In summary of it all, the writer maintained that if Nigeria has not reaped maximum benefits from its commonwealth connection the blame should not be placed on the organization since Nigeria ought to have put its house in order, economically and politically, to maximize the returns on the investment in the foreign policy.[19]

Finally, Eze focused on the role of the commonwealth in entrenching sustainable development in Africa. According to the writer, through the commonwealth is engaged in various aspect of development such as education, peace and security, democracy and human rights and has taken bold steps in the areas of debt burden, it is difficult to assess the extent to which the commonwealth find for technical cooperation, which is the primary means by which the organization promotes economic and social development and alleviation of poverty in member states has fared in achieving these objectives. In the view of the writer, given the limited capacity of the commonwealth as an organization by itself to have a major impact on sustainable development of African countries, particularly through its educational facilities, capacity building and the commonwealth fund for technical cooperation, its role in this regard must be thorough and through mobilization of other forces promotional of this objective. Such forces should support national and regional actions that promote the adoption of appropriate policies and measures that enhance sustainable development while at the same time restructure the global economic architecture that inhibits it. In sum, the writer maintained that the commonwealth must demonstrate that what is common is not just the trappings inherited from the empire and a large measure of tolerance of differences. It should show the capacity to fight for the common good of all its members which of necessity will be anchored on the principle of redistributive justice based on a core of needs to which every individual has a right to access. The writer finally warned that the organization should move in this direction or else the chances are that those who argue that the commonwealth is unnecessary distraction will definitely have the last laugh.[20]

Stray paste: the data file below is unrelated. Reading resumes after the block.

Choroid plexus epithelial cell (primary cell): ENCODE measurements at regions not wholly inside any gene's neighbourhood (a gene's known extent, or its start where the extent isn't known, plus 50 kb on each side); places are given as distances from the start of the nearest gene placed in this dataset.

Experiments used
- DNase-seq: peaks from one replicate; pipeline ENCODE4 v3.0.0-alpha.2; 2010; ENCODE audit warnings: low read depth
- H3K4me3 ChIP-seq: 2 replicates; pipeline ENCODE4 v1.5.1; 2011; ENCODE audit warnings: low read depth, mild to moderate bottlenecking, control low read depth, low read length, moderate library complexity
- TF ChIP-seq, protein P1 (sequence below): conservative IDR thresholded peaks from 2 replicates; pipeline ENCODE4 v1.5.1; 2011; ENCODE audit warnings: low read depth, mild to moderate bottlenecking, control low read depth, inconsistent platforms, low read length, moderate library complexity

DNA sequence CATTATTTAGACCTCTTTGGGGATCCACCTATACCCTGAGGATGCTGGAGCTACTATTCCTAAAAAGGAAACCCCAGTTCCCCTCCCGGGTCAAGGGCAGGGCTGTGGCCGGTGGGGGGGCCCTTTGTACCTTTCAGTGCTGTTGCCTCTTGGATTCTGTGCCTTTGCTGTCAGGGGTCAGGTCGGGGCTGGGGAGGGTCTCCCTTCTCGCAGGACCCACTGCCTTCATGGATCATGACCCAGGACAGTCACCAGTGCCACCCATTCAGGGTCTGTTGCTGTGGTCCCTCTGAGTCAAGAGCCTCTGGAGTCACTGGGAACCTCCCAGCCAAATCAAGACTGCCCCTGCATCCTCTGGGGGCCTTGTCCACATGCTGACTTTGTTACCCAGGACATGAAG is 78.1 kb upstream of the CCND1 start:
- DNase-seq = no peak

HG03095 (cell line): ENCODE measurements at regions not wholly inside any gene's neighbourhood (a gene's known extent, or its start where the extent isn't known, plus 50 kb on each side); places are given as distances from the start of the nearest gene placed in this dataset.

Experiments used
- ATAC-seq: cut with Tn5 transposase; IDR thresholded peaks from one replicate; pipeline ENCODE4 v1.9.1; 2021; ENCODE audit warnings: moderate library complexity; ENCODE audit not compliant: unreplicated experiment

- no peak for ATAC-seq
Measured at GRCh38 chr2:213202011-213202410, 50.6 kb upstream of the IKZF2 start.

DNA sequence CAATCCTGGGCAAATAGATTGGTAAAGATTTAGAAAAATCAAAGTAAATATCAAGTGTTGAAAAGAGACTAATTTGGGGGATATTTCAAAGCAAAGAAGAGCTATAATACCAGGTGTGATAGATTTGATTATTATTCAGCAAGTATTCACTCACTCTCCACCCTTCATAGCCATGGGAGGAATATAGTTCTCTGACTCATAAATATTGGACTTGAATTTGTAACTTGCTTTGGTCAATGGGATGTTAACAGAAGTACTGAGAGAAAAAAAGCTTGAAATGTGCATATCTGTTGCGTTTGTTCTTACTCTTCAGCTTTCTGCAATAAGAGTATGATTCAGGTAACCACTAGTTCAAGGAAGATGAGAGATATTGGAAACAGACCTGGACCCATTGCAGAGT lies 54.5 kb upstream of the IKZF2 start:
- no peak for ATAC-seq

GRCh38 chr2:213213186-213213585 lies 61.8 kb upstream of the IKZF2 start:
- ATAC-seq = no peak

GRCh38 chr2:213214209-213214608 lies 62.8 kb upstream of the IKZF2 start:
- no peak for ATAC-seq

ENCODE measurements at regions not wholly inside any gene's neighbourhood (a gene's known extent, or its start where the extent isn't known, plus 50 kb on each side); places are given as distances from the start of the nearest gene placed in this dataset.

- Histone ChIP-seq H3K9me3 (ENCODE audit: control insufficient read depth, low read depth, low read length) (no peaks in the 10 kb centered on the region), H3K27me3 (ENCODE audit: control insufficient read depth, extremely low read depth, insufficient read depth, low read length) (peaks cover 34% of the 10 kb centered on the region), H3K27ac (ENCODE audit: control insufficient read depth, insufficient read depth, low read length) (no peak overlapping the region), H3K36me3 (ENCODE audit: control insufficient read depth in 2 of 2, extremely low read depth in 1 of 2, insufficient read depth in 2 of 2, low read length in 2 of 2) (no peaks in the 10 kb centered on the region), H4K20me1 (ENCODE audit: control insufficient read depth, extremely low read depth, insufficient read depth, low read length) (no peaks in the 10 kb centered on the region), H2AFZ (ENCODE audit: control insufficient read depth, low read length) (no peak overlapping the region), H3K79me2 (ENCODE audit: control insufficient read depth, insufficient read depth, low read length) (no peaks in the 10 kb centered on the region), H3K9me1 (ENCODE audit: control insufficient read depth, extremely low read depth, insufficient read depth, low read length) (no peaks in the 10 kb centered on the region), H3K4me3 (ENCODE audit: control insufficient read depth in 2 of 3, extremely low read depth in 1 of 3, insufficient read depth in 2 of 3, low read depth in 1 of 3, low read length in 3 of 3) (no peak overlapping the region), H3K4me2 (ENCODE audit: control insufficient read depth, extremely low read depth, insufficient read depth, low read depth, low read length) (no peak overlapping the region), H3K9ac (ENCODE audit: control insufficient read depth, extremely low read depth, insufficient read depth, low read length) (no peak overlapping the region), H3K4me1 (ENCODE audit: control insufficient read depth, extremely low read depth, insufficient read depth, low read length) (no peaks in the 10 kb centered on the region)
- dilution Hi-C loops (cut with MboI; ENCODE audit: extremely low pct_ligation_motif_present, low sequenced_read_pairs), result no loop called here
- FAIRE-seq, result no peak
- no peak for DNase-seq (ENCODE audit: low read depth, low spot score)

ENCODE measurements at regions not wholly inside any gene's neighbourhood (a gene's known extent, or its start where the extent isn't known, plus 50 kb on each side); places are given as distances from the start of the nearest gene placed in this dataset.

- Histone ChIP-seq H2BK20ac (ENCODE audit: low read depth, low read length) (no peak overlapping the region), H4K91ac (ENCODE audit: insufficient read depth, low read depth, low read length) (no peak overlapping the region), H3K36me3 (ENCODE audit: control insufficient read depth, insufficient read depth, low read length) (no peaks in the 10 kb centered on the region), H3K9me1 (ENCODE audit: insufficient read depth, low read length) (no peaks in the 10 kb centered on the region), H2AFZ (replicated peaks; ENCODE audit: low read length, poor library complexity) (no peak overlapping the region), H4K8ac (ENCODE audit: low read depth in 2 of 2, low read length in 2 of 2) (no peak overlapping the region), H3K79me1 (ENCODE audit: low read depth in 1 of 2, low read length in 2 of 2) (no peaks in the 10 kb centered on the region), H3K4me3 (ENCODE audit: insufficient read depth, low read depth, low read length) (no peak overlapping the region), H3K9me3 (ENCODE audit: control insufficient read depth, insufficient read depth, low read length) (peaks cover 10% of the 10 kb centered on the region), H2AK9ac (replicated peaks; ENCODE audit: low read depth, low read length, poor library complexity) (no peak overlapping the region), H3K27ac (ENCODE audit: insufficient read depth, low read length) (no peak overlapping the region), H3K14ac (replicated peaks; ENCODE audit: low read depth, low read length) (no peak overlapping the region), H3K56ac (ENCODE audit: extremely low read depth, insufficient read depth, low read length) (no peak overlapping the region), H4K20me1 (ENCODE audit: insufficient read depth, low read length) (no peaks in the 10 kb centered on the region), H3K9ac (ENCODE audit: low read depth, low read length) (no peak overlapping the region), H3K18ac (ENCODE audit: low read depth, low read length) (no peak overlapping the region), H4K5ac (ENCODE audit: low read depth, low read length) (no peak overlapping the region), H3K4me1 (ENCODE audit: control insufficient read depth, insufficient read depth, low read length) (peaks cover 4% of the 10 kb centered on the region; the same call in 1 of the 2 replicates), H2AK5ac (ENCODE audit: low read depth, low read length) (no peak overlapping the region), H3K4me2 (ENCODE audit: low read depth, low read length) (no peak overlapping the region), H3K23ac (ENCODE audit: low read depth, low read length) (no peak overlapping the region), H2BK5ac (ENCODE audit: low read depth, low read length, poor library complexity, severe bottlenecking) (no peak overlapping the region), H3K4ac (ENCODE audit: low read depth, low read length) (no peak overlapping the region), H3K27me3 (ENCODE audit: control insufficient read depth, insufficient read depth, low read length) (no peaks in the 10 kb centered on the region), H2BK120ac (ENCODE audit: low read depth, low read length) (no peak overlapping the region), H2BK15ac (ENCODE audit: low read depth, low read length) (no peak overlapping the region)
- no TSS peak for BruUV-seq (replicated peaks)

Having reviewed some works of this scholar on the issue of discuss we will come to a conclusive understanding that no exercise analogy have been made on the direct efforts on the relationship that exist between Nigeria and the commonwealth within the period of 1999 and 2007, the impact of the relations on the organization and Nigeria as a member state. The answer to the question, how far has the democratic pursuit in Nigeria by the commonwealth and the country in the fourth republic gone. Even though they did a wonderful work in trying to explain the relations that exist between the two variables. Hence, the need for coordination of for better understanding which this study present.


Organization of Study